I read and participate a bit at the Pipemakers’ Forum, and am occasionally amused at some of the posters’ ideas of tool costs. For instance, Ken Lamb makes some of the best pipemaking tools in the business – custom-machined stuff that simply doesn’t exist on the open market in other forms – yet I often hear folks deriding his pricing as “extreme” and “too high”. For an amateur working on weekends, yes, but it’s important to keep in mind that amateurs are not Ken’s market (as if the warnings all over his site about not being responsible for beginners chopping their own arms and legs off aren’t enough…). Anyone interested in becoming a professional pipemaker NEEDS professional tools – the casual observer might question how Pipemakers’ Emporium could charge $600 for a tenon-turning machine when one can buy a tenon-turner from Pimo for $65… Well, start using your stuff hard on a daily basis and you’ll find out quickly! The chuck in today’s pic was my own lesson in this rule. I started out with this simple $50 chuck on my Jet lathe, unwilling to spend more when this one seemed just fine. In one year of use, I wore out the screws for the jaws completely, to the point that they would no longer tighten. The $50 replacement chuck wore out in seven months. Lesson? If you’re going to be living with, and off of, your tools, buy it once and buy it right!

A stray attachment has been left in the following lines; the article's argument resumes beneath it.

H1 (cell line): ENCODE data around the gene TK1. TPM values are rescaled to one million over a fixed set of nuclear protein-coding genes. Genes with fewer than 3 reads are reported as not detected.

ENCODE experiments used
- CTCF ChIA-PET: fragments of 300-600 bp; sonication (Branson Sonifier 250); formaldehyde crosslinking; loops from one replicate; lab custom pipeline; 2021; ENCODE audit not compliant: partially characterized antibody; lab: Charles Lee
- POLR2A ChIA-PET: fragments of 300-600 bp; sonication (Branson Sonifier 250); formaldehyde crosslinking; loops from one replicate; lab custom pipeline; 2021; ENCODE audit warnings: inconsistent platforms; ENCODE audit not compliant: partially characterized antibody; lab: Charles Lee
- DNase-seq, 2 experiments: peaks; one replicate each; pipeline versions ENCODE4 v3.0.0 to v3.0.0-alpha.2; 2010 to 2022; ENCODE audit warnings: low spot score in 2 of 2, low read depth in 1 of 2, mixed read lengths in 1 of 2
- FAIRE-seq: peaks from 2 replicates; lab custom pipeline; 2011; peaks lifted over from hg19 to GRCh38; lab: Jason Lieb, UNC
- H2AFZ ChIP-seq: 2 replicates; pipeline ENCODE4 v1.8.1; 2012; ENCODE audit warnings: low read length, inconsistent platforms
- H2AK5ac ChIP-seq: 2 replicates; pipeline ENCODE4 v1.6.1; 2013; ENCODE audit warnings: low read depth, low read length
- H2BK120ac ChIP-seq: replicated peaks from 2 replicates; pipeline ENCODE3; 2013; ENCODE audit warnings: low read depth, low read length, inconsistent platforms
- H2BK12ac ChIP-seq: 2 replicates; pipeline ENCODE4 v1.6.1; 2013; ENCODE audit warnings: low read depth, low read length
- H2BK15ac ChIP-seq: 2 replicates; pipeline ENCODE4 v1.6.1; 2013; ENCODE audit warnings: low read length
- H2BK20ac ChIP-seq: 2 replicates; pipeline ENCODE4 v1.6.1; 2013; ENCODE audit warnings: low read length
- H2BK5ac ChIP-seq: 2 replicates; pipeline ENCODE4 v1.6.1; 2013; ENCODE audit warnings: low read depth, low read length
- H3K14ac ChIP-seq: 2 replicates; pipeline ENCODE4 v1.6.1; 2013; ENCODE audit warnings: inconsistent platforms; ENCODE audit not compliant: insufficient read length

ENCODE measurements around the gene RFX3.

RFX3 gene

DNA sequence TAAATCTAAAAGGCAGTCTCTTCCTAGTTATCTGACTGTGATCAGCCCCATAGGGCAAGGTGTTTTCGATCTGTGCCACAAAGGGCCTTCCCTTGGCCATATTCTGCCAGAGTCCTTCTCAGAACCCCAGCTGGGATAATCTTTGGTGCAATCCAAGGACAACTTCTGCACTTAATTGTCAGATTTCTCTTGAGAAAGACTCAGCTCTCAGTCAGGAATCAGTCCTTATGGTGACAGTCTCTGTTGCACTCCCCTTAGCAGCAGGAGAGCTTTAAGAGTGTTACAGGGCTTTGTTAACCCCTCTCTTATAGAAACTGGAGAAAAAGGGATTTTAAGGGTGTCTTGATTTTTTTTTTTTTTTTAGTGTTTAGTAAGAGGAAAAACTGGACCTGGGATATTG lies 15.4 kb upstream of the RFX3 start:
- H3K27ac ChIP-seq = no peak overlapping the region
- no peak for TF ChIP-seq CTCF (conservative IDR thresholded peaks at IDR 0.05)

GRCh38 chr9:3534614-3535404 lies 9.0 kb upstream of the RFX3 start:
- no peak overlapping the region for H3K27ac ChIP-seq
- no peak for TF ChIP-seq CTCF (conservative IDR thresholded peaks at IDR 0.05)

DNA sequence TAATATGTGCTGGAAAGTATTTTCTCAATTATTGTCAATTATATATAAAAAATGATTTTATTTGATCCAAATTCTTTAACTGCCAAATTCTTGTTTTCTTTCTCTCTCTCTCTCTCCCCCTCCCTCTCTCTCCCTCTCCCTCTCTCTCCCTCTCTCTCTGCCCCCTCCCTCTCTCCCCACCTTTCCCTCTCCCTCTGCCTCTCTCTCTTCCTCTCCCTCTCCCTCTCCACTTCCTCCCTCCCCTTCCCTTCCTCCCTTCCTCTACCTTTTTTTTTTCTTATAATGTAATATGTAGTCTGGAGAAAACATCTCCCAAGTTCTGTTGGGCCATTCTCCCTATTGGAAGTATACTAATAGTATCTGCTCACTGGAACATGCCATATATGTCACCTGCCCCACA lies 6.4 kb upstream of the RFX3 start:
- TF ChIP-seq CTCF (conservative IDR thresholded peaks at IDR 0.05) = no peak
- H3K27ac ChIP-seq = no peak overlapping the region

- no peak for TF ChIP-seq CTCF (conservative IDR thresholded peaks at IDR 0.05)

Categories: Pipe Blog


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